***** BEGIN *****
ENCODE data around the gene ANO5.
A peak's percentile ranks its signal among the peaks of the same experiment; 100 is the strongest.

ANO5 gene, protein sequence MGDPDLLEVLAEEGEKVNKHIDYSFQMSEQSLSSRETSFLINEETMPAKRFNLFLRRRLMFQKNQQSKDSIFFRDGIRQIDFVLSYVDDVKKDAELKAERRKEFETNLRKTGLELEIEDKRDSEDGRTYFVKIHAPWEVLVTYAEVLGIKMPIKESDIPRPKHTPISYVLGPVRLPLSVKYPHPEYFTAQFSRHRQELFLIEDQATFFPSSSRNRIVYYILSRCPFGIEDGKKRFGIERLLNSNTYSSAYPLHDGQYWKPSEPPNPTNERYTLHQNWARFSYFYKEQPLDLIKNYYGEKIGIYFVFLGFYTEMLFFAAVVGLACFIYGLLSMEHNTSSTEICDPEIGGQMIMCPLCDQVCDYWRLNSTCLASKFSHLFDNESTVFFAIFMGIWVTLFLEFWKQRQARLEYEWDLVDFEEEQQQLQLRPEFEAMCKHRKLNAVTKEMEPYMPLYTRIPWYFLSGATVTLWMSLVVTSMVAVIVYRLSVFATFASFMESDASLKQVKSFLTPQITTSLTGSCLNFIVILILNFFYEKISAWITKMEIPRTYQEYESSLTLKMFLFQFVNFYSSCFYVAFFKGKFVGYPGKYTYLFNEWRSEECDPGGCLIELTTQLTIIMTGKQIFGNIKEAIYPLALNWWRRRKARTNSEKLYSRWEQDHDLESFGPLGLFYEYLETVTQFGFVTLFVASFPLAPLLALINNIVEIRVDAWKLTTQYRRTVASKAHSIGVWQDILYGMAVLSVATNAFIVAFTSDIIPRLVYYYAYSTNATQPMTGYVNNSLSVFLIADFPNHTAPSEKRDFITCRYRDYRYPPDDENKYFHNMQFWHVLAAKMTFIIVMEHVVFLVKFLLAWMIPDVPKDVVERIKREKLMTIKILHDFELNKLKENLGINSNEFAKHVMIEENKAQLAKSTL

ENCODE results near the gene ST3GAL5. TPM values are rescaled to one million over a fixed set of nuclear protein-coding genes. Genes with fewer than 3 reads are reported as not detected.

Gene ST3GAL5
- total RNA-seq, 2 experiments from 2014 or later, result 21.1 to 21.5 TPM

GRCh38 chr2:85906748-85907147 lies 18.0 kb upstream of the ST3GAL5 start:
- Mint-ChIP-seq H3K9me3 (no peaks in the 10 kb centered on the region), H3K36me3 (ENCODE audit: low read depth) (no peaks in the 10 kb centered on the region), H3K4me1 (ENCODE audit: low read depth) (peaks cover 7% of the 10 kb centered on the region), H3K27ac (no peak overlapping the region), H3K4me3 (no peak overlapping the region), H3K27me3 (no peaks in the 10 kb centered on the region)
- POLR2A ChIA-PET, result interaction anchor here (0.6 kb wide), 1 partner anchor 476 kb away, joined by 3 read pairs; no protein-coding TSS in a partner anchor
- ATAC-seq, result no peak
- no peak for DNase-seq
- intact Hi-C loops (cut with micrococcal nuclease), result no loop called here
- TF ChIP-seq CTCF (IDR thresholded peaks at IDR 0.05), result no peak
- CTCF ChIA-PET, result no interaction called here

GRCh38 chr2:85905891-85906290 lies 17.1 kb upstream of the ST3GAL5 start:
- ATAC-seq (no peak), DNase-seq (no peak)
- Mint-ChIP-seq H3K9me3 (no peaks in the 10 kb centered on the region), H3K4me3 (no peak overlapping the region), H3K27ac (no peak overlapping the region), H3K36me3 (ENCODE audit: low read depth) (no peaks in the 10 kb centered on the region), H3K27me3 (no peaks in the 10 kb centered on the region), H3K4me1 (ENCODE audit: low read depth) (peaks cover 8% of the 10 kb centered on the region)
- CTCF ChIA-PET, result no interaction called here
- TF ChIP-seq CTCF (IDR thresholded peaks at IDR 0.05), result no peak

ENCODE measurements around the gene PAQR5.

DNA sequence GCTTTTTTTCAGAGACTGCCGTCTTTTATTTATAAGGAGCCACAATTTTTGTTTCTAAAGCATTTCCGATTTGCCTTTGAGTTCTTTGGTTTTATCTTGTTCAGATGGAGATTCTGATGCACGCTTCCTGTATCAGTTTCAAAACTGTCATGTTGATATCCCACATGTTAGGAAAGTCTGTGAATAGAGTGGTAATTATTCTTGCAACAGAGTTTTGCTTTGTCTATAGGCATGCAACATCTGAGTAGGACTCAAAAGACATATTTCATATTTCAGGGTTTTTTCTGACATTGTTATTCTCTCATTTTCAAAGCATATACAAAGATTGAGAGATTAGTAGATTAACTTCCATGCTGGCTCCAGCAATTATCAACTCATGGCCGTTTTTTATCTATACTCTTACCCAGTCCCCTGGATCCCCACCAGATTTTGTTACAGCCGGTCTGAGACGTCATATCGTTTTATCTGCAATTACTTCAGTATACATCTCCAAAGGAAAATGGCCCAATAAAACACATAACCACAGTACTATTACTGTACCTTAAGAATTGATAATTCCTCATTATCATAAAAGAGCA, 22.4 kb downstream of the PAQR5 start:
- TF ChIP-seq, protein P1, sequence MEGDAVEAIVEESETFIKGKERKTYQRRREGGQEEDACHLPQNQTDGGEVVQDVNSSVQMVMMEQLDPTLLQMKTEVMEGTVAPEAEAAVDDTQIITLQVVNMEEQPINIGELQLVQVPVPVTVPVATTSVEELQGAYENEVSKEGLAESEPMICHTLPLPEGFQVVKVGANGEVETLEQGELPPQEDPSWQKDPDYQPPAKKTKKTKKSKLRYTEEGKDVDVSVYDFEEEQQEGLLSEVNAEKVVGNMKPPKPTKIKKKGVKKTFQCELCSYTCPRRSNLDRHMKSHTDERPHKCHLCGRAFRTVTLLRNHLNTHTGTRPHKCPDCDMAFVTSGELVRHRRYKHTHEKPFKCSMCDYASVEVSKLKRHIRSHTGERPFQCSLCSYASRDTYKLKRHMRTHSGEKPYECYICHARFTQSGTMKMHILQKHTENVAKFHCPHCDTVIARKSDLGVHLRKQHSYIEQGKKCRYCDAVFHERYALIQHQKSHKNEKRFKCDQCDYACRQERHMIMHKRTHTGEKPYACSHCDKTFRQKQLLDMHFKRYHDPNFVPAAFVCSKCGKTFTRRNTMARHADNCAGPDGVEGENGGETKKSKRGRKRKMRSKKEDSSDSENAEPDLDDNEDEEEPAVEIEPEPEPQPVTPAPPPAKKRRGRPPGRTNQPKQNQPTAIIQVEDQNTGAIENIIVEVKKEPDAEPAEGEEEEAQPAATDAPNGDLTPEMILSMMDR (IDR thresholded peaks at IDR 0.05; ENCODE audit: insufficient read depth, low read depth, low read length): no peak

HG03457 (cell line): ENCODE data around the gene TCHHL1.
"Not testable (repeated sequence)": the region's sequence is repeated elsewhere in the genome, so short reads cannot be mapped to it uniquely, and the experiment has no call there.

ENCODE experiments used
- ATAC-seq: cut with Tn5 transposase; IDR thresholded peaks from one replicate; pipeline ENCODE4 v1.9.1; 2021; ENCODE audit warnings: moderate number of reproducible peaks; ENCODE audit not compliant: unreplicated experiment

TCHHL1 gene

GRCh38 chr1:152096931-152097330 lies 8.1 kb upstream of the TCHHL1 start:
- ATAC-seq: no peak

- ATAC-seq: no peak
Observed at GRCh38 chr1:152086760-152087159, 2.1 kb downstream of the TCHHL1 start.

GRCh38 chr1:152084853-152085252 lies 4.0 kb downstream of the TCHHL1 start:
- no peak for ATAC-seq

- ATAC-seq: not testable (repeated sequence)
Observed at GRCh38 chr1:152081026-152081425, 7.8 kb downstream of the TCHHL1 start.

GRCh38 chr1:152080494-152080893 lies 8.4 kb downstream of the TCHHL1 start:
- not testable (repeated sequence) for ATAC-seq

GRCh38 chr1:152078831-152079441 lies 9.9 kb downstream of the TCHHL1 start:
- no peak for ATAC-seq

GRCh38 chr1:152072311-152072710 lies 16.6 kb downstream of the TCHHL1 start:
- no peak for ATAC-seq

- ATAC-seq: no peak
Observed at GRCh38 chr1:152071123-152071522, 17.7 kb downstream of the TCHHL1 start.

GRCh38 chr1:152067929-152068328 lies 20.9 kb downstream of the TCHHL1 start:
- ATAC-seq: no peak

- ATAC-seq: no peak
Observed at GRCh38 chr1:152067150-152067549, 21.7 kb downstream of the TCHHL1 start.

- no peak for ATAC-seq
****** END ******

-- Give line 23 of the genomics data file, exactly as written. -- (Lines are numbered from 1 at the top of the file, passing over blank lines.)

HG03457 (cell line): ENCODE data around the gene TCHHL1.